(eTN) – A San Diego gift shop operator has drawn the ire of cultural watchdogs after ousting island artisans from one of Hawaii’s most popular tourist attractions.
Some fans of the Polynesian Cultural Center, which draws about 700,000 visitors each year, complain that many authentic crafts have disappeared from the center’s gift shop on Oahu since San Diego-based Event Network took over retail operations last year.
“I tried to go Christmas shopping and couldn’t find the local crafters that I normally find at PCC,” said Kathy Connors, a resident of Windward Oahu. “I’d say at least 90 percent of it is made in China or overseas. I’m originally from Hong Kong, and I just can’t send Made-In-China Hawaiian gifts to friends in Hong Kong.”
Event Network, which operates gift shops in museums, aquariums and other attractions nationwide, acknowledged that the previous handful of local artisans and vendors who ran several center shops were let go when the company took over.
The center, located about one hour from Waikiki, is a top tourist destination. It consists of seven native villages that are designed to give visitors a glimpse of native Hawaiian and other South Pacific cultures.
But the perceived influx of look-alike crafts not produced on the islands has miffed cultural purists. The issue landed Event Network on the front page of The Honolulu Advertiser last week.
Larry Gilbert, president of Event Network, maintains that the center’s gift shops and crafts remain “very authentic” to the cultures the center showcases. He said the shops source many of the same items from the displaced vendors as well as new ones.
“There are people who create crafts all over the Hawaiian and Polynesian islands, and there are many different people we buy from,” said Gilbert, whose company operates gift shops in 48 locations, including the San Diego Air &Space Museum in Balboa Park. “There isn’t just one source of product. Our job is to bring together the best and most authentic and most interesting assortment possible. It is no different from any retail environment – sources change.”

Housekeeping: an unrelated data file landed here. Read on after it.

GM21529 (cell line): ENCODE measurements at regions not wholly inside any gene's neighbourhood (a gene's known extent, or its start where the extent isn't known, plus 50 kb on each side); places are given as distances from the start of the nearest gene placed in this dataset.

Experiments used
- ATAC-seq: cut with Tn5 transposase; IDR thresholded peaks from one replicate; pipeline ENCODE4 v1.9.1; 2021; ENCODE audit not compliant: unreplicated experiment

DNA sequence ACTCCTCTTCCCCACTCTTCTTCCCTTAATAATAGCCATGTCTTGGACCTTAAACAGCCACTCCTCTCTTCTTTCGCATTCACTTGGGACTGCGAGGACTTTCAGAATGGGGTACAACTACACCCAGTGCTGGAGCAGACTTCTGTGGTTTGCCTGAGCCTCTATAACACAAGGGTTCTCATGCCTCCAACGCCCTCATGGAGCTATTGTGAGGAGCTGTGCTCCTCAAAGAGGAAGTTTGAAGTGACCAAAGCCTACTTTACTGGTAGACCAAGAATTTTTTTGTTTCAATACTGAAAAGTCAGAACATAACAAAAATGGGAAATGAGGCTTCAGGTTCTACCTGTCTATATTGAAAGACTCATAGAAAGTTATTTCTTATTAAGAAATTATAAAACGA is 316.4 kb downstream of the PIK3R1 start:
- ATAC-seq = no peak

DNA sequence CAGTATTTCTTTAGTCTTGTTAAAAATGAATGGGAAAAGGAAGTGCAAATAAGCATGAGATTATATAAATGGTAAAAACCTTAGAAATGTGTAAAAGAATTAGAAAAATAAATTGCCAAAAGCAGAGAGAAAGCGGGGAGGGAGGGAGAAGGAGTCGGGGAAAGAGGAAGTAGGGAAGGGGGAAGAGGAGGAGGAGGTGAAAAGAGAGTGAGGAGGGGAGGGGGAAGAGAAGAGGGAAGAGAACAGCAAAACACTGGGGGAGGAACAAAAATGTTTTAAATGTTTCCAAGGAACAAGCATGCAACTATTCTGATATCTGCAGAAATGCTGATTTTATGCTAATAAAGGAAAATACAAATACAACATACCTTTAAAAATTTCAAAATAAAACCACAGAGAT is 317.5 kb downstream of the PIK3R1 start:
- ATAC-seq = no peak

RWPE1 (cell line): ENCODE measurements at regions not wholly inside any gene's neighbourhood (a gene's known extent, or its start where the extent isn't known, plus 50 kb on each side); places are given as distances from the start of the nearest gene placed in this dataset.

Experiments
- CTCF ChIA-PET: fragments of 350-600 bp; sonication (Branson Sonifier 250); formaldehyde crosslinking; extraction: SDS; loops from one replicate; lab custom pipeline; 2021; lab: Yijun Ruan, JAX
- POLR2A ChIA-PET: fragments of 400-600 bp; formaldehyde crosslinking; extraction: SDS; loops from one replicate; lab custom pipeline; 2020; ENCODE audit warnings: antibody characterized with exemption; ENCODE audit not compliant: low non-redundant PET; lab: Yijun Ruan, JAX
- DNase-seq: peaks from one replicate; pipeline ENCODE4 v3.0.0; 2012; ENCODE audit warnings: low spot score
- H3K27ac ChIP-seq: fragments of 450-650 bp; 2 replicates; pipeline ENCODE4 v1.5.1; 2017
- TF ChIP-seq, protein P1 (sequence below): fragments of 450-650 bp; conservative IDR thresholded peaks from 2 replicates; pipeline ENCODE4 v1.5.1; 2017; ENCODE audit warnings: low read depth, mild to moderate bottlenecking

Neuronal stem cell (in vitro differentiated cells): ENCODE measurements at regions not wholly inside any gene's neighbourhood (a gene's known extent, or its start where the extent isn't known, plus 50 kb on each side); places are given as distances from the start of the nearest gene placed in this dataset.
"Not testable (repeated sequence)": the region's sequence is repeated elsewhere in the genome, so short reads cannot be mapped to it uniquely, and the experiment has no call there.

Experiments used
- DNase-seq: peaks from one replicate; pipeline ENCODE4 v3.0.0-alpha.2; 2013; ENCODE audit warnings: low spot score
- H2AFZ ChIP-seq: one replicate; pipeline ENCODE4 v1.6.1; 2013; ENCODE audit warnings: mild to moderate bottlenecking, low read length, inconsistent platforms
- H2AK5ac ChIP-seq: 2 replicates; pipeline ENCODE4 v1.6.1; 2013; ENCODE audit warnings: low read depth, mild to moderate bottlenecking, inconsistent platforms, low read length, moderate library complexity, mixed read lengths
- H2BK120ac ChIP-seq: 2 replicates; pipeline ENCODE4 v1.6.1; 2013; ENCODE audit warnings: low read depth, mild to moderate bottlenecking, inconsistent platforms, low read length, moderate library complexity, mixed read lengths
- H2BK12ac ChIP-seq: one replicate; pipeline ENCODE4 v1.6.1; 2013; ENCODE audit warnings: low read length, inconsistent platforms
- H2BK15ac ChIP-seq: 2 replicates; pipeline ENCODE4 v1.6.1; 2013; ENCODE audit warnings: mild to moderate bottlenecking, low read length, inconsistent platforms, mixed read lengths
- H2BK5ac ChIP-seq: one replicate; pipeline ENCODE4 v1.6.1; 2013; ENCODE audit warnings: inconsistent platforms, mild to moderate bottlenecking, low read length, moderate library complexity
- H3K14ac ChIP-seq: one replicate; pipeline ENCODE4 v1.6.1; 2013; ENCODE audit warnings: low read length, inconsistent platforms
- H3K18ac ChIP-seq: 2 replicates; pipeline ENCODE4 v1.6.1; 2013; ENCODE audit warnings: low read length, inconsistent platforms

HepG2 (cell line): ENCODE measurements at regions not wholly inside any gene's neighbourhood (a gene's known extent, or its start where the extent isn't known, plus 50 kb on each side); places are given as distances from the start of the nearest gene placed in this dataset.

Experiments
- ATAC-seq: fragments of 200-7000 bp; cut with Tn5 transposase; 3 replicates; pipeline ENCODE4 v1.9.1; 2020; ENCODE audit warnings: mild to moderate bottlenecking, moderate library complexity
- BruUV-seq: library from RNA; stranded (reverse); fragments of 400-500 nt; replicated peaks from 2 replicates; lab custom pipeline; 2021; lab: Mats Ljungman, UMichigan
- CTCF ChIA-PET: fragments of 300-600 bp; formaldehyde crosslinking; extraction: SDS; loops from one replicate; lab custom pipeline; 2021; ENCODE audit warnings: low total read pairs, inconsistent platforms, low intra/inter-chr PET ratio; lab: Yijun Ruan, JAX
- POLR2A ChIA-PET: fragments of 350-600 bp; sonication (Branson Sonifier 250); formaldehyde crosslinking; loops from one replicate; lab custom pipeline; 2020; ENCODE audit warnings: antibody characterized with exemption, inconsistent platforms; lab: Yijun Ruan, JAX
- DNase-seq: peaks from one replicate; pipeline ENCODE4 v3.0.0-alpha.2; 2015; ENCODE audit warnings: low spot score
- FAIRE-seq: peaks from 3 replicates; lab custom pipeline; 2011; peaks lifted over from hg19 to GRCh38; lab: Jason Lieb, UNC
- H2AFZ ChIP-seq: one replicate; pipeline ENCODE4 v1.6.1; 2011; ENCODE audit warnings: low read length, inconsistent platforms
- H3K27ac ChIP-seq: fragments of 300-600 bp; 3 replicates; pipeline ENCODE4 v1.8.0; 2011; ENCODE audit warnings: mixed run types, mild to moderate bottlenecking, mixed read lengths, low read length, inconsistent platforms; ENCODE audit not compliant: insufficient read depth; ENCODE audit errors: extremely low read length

The center does offer products made in Hawaii and the Pacific, including tapa cloth made in Hawaii and Fiji, according to Event Network. Other items are produced elsewhere to keep them affordable – for instance, the center’s Hawaiian-style quilts are made in the Philippines.
Susan Kunz, director of PCC’s retail stores for Event Network, said the company required a “different business model” when it took over operations for the center, according to the Advertiser article that ran Thursday.
“There were a lot of unhappy feelings. For some of these people that was their whole livelihood. So that’s a tough thing,” Kunz said. “But it just becomes a different business model. You just have to adjust. It’s a different way of doing business.”
Kunz told the newspaper that the challenge is maintaining a product balance that serves everyone from Saudi princes to everyday tourists. Because PCC is a major cultural attraction it needs a steady supply of quality products, she said.
“I need to find people who can supply me and who can keep me in product and who can deal with a company,” Kunz told the Advertiser. “We don’t do cash on delivery, for example. And we’re not a craft fair. We’re not one-time buyers. So we deal with purchase orders. And we pay with a check after 30 days – that kind of thing.
“And some of that becomes very difficult for our local crafters because they’re not used to it,” Kunz said.
Cultural watchdogs who are championing some of the local artisans said the “mainland” business model doesn’t always work for one-of-a-kind items. Kona Hahn, a native Hawaiian whose family practiced the art of lauhala weaving, said a compromise should be found.
“We are trying to keep part of our heritage alive by doing the authentic things that were done generations ago,” Hahn said. “So many tourists make the PCC a destination. They’ve paid all this money to come to Hawaii and they want to bring home something made in Hawaii – not the Philippines.”